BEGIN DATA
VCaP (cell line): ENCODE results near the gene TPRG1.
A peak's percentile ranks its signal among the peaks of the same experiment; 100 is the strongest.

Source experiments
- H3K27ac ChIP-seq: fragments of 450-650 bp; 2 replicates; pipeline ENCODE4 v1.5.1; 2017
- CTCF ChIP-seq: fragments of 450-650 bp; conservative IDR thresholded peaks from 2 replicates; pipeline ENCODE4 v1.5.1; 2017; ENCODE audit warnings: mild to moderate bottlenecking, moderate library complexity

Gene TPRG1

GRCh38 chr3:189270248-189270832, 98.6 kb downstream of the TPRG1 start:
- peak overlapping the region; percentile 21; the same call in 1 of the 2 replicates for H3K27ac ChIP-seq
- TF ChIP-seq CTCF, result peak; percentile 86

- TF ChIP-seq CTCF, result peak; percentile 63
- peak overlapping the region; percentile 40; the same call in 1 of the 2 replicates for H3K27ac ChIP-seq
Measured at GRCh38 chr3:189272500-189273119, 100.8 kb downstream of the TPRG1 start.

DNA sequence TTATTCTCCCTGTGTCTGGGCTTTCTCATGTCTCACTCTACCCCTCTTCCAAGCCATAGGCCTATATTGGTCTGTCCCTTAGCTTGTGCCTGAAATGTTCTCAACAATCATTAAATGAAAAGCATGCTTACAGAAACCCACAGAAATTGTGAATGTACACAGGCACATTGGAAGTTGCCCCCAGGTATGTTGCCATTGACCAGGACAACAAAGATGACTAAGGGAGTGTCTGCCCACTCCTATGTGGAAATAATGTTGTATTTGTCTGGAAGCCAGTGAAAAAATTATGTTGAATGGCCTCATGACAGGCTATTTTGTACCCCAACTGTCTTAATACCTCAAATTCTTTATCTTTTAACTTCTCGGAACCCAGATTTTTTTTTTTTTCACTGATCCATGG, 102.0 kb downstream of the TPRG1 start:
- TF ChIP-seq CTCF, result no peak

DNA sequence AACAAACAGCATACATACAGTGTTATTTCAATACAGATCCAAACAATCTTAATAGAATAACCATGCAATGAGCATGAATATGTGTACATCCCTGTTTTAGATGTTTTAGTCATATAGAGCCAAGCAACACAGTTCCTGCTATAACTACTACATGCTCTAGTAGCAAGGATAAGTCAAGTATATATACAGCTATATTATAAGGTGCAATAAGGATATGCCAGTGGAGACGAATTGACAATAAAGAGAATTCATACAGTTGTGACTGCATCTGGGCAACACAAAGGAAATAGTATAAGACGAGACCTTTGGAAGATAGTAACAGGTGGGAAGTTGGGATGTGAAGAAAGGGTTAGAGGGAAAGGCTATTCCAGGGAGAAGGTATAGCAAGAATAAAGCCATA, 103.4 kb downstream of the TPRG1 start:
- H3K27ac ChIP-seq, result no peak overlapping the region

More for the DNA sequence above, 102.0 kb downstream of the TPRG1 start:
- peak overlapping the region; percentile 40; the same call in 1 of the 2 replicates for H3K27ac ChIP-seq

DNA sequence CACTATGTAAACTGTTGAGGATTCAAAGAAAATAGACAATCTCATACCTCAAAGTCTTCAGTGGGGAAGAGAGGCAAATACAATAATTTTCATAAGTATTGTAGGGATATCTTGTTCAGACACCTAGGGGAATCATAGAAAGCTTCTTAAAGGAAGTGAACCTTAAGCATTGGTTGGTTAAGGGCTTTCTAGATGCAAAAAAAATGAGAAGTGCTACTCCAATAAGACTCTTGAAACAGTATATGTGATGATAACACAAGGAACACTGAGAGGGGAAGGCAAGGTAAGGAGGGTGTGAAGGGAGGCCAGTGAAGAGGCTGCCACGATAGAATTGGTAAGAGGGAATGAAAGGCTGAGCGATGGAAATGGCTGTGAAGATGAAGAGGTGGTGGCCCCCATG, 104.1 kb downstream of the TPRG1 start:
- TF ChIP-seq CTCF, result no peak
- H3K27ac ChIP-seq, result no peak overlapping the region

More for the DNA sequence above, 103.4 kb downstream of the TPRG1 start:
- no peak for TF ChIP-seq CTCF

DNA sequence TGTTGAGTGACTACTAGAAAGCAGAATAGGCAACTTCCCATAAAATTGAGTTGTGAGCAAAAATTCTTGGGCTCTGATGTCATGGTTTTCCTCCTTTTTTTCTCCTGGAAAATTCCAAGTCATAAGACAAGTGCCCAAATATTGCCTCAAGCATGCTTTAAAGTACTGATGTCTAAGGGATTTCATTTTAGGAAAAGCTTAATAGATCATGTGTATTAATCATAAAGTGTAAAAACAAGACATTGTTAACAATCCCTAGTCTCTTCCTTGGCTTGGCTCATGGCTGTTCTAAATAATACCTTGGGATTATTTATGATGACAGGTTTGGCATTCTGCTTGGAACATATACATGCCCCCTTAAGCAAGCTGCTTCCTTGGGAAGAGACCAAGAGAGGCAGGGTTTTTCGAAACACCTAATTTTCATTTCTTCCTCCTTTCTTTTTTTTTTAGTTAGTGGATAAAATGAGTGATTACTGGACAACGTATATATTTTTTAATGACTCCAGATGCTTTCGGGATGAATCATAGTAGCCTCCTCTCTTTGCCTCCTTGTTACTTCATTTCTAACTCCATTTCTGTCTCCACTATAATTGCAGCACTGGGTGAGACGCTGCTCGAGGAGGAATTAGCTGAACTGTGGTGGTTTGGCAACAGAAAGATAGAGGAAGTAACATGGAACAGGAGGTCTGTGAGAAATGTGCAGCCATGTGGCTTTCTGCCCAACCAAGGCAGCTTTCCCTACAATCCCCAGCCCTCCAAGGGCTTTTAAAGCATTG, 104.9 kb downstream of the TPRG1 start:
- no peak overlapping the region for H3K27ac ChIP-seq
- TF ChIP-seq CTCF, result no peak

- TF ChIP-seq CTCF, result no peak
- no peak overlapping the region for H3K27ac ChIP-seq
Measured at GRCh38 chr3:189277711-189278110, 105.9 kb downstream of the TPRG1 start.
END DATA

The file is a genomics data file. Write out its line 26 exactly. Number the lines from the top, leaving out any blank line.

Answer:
- TF ChIP-seq CTCF, result no peak